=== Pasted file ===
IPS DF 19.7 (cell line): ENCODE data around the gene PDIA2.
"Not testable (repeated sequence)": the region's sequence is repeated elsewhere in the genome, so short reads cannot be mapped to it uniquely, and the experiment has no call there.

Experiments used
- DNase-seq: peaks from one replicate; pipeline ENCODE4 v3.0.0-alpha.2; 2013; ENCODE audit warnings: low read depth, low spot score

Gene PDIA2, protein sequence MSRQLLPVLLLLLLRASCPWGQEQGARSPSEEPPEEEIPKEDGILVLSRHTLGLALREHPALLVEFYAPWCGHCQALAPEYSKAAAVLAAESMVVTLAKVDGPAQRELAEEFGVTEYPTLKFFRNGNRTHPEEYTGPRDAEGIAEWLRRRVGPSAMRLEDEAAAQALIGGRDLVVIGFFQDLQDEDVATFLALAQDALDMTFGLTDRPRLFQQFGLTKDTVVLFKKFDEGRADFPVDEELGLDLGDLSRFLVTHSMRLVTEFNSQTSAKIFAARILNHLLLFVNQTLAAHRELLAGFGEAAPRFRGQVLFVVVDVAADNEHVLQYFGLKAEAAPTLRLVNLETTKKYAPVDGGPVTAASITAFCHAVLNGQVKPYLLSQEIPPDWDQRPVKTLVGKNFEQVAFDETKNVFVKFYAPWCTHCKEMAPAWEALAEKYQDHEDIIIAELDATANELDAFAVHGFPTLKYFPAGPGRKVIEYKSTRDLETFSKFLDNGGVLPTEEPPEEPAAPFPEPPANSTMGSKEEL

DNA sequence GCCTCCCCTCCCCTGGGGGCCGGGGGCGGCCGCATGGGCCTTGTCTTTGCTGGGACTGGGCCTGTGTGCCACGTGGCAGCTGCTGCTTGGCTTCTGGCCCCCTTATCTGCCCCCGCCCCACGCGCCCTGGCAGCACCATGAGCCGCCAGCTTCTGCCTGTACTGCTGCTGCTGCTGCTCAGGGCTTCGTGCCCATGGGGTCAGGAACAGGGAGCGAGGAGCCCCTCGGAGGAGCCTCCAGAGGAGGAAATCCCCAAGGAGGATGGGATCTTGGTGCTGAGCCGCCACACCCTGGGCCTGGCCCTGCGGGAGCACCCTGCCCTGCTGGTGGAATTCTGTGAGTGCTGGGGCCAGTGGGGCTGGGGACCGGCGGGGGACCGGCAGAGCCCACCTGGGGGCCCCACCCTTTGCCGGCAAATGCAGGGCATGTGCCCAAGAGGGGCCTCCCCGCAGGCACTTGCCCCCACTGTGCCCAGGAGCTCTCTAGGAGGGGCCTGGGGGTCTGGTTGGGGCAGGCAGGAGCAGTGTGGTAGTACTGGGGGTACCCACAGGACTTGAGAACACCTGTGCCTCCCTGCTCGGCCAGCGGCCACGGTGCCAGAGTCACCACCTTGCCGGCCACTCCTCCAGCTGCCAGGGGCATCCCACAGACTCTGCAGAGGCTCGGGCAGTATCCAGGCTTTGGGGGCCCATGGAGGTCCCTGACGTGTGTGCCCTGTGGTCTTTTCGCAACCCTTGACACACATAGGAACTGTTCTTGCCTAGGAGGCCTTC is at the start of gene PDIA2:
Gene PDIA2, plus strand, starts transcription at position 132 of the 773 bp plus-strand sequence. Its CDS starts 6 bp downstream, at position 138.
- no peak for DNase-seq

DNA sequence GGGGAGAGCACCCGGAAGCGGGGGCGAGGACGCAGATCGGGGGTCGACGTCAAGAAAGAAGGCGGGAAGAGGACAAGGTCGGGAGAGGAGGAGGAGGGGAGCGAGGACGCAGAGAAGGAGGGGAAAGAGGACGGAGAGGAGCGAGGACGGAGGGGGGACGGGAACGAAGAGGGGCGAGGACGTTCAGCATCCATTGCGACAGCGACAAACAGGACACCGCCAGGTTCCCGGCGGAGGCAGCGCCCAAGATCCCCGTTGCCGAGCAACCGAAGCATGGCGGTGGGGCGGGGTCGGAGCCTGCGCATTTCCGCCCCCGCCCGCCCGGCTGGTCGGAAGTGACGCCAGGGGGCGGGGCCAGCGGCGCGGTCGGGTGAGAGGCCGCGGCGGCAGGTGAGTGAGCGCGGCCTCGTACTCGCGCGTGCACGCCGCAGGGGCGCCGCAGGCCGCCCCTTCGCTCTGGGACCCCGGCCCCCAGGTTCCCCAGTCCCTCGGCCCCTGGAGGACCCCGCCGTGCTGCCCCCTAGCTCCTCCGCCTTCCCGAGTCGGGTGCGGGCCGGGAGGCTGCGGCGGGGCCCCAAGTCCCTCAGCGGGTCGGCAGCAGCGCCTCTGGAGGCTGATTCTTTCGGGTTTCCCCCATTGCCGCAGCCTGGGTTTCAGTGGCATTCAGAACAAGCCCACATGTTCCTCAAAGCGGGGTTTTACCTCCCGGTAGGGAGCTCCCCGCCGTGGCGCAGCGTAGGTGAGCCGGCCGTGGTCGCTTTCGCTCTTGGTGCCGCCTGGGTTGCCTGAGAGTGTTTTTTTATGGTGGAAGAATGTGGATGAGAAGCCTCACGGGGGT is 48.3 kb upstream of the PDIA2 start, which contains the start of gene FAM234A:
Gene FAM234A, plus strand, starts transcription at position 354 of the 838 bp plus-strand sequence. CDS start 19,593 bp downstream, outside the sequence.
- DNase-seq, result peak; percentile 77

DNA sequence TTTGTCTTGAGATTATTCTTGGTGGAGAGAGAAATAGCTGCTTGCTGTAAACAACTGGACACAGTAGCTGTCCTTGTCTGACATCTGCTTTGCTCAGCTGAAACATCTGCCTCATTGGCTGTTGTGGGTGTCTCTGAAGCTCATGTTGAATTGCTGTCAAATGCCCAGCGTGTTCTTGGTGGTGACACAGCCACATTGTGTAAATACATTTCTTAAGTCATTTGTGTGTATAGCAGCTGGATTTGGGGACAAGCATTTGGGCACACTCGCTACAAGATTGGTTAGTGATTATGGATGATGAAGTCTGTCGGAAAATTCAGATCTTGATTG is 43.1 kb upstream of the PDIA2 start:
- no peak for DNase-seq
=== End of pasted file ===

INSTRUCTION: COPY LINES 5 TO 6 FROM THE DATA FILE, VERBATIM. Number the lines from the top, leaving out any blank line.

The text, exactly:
Gene PDIA2, protein sequence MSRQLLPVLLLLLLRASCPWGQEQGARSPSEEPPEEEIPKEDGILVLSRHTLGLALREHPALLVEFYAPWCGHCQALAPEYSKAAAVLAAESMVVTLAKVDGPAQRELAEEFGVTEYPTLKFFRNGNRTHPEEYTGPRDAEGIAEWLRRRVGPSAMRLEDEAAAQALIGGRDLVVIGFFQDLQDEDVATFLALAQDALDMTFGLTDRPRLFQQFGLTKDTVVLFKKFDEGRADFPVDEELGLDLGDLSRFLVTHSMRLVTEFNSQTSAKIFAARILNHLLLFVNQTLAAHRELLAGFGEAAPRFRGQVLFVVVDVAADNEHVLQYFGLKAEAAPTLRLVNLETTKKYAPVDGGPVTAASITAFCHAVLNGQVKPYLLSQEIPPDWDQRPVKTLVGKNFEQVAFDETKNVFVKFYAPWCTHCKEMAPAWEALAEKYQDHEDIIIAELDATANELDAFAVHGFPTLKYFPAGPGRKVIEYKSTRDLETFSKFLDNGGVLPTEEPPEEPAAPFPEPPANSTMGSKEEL

DNA sequence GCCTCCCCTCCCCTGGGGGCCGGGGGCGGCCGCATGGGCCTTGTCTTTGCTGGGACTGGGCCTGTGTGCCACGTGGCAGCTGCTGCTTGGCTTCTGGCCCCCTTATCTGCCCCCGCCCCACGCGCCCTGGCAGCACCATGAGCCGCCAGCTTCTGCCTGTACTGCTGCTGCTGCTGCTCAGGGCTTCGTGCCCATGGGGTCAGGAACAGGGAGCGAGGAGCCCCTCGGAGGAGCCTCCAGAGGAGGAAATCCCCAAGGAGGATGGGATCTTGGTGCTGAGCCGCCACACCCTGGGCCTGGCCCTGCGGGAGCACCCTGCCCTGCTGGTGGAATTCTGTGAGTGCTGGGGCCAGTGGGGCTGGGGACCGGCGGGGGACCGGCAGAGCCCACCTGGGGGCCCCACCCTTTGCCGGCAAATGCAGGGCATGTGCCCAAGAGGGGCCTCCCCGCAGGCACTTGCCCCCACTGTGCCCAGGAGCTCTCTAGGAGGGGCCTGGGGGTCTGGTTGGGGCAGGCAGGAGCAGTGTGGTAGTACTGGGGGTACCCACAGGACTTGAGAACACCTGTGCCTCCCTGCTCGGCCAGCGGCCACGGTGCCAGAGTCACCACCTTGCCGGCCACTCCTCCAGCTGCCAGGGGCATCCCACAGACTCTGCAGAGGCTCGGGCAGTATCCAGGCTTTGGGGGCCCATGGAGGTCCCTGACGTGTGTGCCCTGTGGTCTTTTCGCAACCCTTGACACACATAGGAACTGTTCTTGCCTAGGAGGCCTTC is at the start of gene PDIA2: